US 20050234692 A1
A dynamic reconfigurable interconnect network architecture in a logic simulation system that interconnects a plurality of simulation engines together, providing a high degree of interconnectivity in an efficient manner. The logic simulation system may create and manage linkable sub-programs for execution by a simulation engine. The logic simulation system may schedule various tasks in a design to be simulated, including horizontal and vertical partitioning of the design and determination of an order in which events such as clock edges and asynchronous signals are to be implemented by a logic simulation system.
1. In a logic simulation system, a reconfigurable interconnect network comprising:
a plurality of simulation processors;
a first reconfigurable interconnect stage configurable to receive outputs from the simulation processors;
a second reconfigurable interconnect stage configurable to-receive outputs from the first reconfigurable interconnect stage; and
a third reconfigurable interconnect stage configurable to receive outputs from the second reconfigurable interconnect stage, and further configurable to provide outputs to inputs of the second reconfigurable interconnect stage.
2. The reconfigurable interconnect network of
3. The reconfigurable interconnect network of
4. In a logic simulation system, a reconfigurable interconnect network comprising:
a plurality of clusters, each cluster including:
a plurality of simulation processors, and
a first reconfigurable interconnect stage configurable to receive outputs from the simulation processors in the cluster;
a second reconfigurable interconnect stage configurable to receive outputs from the first reconfigurable interconnect stages; and
a third reconfigurable interconnect stage configurable to receive outputs of the second reconfigurable interconnect stage and to provide outputs back to inputs of the second reconfigurable interconnect stage.
5. The reconfigurable interconnect network of
6. In a logic simulation system, a reconfigurable interconnect network comprising:
a first reconfigurable interconnect stage;
a second reconfigurable interconnect stage configurable to receive outputs from the first reconfigurable interconnect stage; and
a third reconfigurable interconnect stage configurable to receive outputs from the second reconfigurable interconnect stage and provide outputs back to the second reconfigurable interconnect stage.
7. The reconfigurable interconnect network of
8. In a logic simulation system, a reconfigurable interconnect network comprising:
a plurality of simulation processors;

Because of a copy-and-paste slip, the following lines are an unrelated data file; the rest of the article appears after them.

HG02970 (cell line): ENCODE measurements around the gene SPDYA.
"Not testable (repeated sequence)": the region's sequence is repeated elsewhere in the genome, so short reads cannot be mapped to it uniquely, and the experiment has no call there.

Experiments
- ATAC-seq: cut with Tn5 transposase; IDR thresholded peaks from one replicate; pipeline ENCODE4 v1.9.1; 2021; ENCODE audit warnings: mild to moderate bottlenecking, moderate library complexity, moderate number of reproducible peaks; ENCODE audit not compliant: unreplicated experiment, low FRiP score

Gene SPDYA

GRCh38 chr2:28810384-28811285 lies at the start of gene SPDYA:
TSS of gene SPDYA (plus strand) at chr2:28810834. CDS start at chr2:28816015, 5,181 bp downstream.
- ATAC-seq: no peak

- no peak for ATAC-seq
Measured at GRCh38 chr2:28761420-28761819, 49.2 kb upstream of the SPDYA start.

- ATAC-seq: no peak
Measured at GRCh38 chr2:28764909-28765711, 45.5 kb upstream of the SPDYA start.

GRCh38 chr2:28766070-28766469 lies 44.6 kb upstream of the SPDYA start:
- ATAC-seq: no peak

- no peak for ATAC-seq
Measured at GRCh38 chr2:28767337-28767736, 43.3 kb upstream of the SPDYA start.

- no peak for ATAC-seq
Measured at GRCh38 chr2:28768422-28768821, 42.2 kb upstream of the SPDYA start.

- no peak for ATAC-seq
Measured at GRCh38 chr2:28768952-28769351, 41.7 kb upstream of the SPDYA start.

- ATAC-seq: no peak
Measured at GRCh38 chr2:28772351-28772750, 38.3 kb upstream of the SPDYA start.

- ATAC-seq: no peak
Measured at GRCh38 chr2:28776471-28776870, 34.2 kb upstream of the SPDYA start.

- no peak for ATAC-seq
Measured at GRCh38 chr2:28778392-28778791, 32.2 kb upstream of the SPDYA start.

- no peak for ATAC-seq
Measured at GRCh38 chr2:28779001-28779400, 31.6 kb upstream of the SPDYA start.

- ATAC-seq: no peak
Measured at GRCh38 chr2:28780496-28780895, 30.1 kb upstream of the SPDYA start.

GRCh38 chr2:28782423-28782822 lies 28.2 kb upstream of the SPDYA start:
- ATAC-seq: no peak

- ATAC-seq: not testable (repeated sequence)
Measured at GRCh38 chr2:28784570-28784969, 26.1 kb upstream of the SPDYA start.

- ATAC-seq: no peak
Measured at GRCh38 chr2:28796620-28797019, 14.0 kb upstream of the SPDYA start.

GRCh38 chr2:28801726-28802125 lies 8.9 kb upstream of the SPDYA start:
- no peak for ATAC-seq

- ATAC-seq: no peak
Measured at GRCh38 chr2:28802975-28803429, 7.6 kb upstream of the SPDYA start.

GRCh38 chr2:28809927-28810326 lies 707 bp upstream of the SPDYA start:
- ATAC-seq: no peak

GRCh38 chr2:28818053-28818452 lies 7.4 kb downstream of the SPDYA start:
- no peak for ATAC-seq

a first reconfigurable interconnect stage having inputs coupled to outputs of the simulation processors;
a second reconfigurable interconnect stage having inputs coupled to outputs of the first reconfigurable interconnect stage; and
a third reconfigurable interconnect stage having inputs coupled to outputs of the second reconfigurable interconnect stage and outputs coupled to inputs of the second reconfigurable interconnect stage.
9. The reconfigurable interconnect network of
10. The reconfigurable interconnect network of
11. In a reconfigurable interconnect network of a logic simulation system, a method comprising the following steps in the following order:
receiving an output from a first simulation processor;
first routing the output through a first reconfigurable interconnect stage;
second routing the output through a second reconfigurable interconnect stage;
third routing the output back through the first reconfigurable interconnect stage; and
fourth routing the output to a second simulation processor.
12. The method of
13. The method of
first configuring the first reconfigurable interconnect stage, prior to the step of first routing, according to a first configuration; and
second configuring the first reconfigurable interconnect stage, prior to the step of third routing and after the step of first routing, according to a second configuration.
14. In a multi-stage reconfigurable interconnect network of a logic simulation system, a method comprising routing an output from each of a plurality of simulation processors through N physical reconfigurable interconnect stages so as to effectively provide a data path for each output having greater than N reconfigurable interconnect stages.
Aspects of the present invention are directed generally to logic design simulation, and more particularly to improved parallel reconfigurable logic processor based design simulation.